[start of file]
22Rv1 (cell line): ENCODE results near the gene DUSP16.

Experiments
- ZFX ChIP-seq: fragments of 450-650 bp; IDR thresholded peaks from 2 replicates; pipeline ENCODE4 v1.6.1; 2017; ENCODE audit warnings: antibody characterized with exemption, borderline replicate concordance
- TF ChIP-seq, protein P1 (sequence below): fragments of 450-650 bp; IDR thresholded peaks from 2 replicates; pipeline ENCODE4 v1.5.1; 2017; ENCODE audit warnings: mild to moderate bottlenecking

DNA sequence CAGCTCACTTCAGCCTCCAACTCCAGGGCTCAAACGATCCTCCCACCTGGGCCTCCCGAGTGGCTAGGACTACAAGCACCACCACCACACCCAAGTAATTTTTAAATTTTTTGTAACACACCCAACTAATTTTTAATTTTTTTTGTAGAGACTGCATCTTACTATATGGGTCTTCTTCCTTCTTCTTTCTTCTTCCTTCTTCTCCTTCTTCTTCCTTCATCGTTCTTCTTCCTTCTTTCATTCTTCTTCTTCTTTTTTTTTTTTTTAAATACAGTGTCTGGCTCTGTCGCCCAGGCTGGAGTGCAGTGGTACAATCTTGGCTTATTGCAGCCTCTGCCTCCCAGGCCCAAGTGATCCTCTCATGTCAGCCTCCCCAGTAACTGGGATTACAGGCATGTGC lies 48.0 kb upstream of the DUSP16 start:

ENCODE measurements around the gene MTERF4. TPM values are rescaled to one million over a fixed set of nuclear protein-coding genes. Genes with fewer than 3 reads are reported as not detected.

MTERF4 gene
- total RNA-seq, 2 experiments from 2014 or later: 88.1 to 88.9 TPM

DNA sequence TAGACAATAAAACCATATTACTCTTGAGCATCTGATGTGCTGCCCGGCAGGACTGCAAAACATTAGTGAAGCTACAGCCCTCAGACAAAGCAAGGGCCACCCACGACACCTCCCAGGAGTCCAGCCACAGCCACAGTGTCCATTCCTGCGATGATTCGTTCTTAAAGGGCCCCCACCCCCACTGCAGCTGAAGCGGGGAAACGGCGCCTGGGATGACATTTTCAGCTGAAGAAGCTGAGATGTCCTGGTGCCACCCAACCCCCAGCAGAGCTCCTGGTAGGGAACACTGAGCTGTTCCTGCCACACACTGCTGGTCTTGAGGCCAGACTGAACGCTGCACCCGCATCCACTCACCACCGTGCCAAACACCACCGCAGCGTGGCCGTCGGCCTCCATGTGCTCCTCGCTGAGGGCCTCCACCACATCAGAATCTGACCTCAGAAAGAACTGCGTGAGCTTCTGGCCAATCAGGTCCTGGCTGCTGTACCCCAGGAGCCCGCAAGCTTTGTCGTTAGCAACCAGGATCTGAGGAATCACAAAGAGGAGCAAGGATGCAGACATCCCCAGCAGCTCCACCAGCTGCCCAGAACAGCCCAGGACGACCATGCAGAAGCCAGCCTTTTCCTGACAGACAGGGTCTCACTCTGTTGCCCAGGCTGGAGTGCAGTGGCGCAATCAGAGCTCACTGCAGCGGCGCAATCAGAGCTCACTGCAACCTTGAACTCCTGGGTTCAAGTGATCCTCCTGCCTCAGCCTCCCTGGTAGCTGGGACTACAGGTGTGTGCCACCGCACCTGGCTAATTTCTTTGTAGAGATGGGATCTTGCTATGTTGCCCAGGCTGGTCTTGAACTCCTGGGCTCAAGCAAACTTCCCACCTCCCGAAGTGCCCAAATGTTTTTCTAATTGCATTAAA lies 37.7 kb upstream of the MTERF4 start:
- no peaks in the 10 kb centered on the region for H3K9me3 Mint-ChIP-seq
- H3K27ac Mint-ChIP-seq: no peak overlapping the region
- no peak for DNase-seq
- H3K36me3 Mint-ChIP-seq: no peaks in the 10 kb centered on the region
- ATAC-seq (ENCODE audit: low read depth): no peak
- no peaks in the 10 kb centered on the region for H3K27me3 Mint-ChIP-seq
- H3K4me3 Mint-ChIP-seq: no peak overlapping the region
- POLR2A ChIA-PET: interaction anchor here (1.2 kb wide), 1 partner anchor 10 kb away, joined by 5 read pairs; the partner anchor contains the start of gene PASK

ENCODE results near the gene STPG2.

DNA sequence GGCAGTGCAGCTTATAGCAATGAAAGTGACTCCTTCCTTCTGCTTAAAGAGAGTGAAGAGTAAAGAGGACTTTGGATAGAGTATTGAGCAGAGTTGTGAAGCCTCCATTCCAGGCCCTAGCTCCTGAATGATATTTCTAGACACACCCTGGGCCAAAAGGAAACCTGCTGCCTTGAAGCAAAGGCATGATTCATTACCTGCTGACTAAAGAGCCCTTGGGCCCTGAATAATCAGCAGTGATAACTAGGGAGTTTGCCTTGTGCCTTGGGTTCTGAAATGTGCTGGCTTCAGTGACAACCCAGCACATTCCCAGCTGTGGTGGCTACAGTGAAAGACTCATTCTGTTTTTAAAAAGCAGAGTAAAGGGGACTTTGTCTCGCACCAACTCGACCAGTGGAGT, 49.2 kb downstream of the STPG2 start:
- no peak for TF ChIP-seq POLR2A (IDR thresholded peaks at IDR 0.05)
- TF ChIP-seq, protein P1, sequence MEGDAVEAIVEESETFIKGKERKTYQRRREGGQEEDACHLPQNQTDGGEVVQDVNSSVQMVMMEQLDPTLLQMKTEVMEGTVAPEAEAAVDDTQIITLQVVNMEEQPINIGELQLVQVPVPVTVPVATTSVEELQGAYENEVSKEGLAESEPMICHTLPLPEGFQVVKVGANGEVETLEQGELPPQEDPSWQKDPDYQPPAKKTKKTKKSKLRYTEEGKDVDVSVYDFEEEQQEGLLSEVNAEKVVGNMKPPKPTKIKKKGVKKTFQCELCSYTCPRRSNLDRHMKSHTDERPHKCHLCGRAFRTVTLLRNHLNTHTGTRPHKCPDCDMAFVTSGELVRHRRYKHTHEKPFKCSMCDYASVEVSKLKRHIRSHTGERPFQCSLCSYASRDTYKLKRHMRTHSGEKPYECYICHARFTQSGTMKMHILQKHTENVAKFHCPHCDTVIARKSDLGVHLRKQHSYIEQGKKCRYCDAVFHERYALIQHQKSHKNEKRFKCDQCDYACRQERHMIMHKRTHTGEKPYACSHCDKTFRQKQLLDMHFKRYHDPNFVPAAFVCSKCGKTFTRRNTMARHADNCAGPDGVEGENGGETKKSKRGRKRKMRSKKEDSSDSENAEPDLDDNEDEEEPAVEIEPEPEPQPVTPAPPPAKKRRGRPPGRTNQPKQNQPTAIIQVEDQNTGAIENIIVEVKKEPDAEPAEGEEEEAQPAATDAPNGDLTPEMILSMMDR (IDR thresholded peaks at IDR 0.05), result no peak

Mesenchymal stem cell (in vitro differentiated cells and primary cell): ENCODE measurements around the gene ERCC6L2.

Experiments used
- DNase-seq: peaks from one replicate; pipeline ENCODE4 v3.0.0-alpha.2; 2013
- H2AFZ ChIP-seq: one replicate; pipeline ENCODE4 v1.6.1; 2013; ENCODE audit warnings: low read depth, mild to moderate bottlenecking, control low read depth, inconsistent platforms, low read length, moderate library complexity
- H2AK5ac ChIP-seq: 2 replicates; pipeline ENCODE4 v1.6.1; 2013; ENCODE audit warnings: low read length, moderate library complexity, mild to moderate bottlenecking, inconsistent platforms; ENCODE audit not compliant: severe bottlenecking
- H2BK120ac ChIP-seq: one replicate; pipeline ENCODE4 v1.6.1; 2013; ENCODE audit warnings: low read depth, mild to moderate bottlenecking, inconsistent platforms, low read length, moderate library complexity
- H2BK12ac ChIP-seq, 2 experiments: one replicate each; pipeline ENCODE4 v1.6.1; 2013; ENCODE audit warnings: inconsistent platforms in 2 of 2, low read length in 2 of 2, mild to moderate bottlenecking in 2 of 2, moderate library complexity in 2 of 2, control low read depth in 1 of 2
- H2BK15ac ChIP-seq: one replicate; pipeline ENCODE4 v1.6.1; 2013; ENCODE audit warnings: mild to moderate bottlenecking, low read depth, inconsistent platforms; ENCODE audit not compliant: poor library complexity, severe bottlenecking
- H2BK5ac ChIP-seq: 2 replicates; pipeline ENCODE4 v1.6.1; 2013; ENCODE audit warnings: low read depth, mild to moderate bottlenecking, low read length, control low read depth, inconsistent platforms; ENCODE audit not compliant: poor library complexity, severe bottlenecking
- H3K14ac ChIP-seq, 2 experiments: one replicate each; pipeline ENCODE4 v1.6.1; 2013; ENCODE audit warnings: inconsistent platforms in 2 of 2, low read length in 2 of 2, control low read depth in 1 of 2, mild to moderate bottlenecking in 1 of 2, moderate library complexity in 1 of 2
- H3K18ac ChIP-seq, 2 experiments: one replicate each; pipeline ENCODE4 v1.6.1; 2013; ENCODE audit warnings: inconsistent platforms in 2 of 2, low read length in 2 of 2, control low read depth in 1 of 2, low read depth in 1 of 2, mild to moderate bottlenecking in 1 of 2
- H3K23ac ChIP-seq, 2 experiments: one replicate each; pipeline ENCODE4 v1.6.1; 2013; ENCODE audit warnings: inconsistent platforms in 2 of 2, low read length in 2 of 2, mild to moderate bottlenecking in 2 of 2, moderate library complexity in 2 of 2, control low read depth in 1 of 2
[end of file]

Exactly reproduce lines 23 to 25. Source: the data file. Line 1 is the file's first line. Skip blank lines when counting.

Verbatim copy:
Experiments used
- DNase-seq: peaks from one replicate; pipeline ENCODE4 v3.0.0-alpha.2; 2013
- H2AFZ ChIP-seq: one replicate; pipeline ENCODE4 v1.6.1; 2013; ENCODE audit warnings: low read depth, mild to moderate bottlenecking, control low read depth, inconsistent platforms, low read length, moderate library complexity